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Carprodyl for Dogs

Carprodyl for Dogs
50mg » Priced per Tablet

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  • 50mg » Priced per Tablet £0.70

Description

Carprodyl is used to treat pain and inflammation in dogs associated with degenerative joint disease (osteoarthritis). It is also useful for injuries to the musculo-skeletal system and for use after operations. It contains the popular drug carprofen, which is one of the most widely used medications of its type in veterinary medicine.

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Reviews (2)

Summary of Reviews for Carprodyl for Dogs

Overall 5
Effectiveness
Ease Of Use
Value For Money
Absence Of Side Effects
2 out of 2 (100%) customers would recommend this product.
5 stars (2 reviews)
4 stars (0 reviews)
3 stars (0 reviews)
2 stars (0 reviews)
1 stars (0 reviews)

Only verified purchasers of this product can leave a review.

55 Carprodyl
Verified Purchase

By Neil Jones on 4 February 2018

The tablet can be easily broken into smaller pieces to mix with food so it can be taken without knowing.

Customer recommends this product

55 Anti inflammatory
Verified Purchase

By Jennifer Cox on 11 May 2015

Excellent product. My dog got sick on metacam and fingers crossed he seems ok on these. He has chronic hip issues and the really help him along with Seraquin. Much better rates than vets and easy to order. Thank you Viovet.

Customer recommends this product

Q & A

Below are some recent questions we've received regarding Carprodyl for Dogs, including answers from our team.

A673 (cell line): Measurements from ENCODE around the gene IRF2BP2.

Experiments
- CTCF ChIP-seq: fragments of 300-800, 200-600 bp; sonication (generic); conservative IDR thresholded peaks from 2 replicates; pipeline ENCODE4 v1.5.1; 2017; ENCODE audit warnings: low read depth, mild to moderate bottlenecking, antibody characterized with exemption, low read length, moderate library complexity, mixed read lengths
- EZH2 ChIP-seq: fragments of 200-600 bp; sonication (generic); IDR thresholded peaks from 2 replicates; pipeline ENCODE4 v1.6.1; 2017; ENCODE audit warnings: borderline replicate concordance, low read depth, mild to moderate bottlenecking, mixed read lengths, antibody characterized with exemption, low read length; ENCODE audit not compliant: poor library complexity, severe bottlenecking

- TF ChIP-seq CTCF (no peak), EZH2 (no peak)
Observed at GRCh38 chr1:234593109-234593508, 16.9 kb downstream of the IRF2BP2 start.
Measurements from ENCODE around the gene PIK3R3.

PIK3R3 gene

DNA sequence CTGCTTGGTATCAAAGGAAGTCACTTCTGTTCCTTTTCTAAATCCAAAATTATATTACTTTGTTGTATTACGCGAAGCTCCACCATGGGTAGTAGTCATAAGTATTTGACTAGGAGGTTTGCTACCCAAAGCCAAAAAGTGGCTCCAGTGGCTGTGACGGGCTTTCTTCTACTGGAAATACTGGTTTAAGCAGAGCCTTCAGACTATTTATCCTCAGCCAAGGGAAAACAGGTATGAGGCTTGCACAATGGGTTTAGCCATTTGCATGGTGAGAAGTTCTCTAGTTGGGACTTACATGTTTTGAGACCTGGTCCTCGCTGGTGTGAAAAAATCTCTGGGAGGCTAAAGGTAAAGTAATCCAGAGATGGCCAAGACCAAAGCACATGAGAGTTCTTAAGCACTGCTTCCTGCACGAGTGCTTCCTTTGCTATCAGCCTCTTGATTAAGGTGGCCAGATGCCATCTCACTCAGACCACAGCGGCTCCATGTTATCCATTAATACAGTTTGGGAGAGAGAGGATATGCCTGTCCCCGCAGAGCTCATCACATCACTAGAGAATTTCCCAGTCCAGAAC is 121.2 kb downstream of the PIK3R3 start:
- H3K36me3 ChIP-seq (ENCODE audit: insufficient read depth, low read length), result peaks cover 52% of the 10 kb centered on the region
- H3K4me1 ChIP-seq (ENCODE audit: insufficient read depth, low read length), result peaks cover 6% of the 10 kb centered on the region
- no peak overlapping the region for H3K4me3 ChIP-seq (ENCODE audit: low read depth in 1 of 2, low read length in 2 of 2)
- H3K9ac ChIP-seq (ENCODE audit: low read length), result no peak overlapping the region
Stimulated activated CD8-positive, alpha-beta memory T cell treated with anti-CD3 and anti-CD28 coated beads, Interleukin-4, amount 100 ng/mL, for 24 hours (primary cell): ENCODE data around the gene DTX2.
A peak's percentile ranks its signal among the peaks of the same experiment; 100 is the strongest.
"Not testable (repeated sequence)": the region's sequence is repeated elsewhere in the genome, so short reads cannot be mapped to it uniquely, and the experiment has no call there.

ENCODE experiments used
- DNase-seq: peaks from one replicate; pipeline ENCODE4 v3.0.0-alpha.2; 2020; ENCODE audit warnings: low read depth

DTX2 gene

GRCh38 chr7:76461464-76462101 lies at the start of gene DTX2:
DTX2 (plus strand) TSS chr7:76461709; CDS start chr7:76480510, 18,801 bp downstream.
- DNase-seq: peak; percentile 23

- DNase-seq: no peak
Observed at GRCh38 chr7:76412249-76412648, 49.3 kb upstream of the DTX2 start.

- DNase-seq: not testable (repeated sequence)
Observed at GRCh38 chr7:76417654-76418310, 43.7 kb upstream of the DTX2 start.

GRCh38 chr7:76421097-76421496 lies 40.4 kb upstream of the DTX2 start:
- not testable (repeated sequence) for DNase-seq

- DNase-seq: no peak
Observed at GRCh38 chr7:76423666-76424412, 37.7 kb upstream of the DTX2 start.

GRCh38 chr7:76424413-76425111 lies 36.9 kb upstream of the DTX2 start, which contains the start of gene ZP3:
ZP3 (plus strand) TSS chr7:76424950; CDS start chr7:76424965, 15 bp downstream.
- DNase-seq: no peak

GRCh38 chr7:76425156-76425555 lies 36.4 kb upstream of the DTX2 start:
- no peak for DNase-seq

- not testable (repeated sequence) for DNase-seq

16 December 2013 at 10:18am

Death in dogs

Mary Smithfield

I have just read an article in the Daily Mail about Carprodyl. W e do not use this but use Carprieve instead, is this OK?

  • Non-Executive Director

Both the drugs you name contain carprofen. The danger of this drug comes mainly from giving it to dehydrated animals, or those with kidney or gastro-intestinal symptoms. The dog in the Daily Mail article is fairly typical of the sort of situation where one has to be very careful. My guess is that that vet likes homeopathic treatments, which tends to go with a particular philosophical approach to medicine. Most of the veterinary profession in this country consider homeopathy to be a complete waste of time, which probably means something. I do not know the full details of the case, but this is a Daily Mail article, not a scientific report. A great many vets will read the article and consider it to be an example of veterinary incompetence more than anything else, but I am in no position to judge.

Very, very occasionally a dog which is otherwise perfectly well will show an idiosyncratic reaction to the drug and become seriously ill, but that is immensely rare and will not be the case with your dog because it has been taking the drug anyway. If your dog were to become ill, especially if it showed vomiting or reluctance to eat, you should stop the drug immediately and contact your vet. Even if problems are developing at that time, prompt and correct treatment is usually very effective. If your dog seems well in other respects, but has joint-related mobility problems, carprofen is as safe as you could want from any drug. I bet that I am statistically far more likely to die on my next car journey through a road accident than your dog is likely to suffer suddenly from taking this drug. And I will not be worried about getting into my car. Complete safety does not exist, but these things need to be kept in proportion. A lot of dogs have died after taking this drug, just as a huge number of people have died after taking paracetamol, which is one of the safest drugs there is. Correct use of drugs is the key.

You should use this drug happily while your dog is well in other respects, but be cautious if he shows other illnesses. Carprofen improves the quality of life of millions of older dogs, that is a fact. If I were you I would not be worried, but I would definitely not continue to use the drug in the face of other symptoms of illness. If in doubt, ring your vet.